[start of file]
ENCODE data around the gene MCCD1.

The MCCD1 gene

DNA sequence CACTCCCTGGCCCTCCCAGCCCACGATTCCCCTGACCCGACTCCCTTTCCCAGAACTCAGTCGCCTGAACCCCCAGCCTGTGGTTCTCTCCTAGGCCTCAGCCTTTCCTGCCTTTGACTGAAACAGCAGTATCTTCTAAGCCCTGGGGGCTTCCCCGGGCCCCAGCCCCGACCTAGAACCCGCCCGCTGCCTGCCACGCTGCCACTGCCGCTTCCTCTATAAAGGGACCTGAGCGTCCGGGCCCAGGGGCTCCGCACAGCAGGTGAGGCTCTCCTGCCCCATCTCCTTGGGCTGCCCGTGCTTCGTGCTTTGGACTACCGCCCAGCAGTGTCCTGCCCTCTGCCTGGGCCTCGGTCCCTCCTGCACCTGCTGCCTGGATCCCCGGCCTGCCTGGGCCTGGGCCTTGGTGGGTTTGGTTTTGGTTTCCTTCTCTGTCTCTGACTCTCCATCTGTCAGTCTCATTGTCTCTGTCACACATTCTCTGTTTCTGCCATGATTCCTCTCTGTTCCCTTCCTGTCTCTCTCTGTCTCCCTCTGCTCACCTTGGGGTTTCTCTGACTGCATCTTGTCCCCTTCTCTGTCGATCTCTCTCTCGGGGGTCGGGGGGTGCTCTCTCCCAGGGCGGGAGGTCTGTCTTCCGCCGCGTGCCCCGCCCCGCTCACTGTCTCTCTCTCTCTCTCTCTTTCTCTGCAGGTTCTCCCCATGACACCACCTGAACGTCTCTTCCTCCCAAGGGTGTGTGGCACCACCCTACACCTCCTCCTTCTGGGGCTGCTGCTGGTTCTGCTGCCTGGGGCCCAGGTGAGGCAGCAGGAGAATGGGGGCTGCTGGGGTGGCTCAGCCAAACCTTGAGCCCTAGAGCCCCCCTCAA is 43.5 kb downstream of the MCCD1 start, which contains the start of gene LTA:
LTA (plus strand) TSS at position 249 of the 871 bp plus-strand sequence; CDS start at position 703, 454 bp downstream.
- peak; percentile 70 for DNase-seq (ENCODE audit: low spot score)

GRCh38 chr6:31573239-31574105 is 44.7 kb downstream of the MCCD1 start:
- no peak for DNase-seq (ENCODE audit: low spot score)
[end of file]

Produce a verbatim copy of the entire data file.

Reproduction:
ENCODE data around the gene MCCD1.

The MCCD1 gene

DNA sequence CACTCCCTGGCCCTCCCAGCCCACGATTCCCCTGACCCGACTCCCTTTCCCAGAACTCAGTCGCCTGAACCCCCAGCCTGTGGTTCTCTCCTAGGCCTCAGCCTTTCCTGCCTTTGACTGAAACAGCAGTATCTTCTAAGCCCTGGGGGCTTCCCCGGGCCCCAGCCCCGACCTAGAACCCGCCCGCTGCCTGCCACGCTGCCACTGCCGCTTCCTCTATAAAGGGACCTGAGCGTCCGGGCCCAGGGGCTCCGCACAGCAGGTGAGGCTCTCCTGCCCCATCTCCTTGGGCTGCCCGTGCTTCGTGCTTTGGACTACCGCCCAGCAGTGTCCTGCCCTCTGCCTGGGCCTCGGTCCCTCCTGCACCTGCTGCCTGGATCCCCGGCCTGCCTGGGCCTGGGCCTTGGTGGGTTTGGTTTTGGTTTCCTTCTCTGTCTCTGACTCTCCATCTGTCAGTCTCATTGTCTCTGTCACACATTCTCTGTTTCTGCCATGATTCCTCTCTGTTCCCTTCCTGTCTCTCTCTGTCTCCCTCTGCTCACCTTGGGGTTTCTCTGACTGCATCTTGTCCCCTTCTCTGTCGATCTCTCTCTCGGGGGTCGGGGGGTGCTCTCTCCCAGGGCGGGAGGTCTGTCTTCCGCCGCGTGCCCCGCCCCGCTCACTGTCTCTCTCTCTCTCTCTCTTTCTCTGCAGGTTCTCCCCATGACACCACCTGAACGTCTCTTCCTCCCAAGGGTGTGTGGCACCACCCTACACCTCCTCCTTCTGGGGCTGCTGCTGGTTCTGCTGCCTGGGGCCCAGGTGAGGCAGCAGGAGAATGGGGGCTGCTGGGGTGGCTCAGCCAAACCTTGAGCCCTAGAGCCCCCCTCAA is 43.5 kb downstream of the MCCD1 start, which contains the start of gene LTA:
LTA (plus strand) TSS at position 249 of the 871 bp plus-strand sequence; CDS start at position 703, 454 bp downstream.
- peak; percentile 70 for DNase-seq (ENCODE audit: low spot score)

GRCh38 chr6:31573239-31574105 is 44.7 kb downstream of the MCCD1 start:
- no peak for DNase-seq (ENCODE audit: low spot score)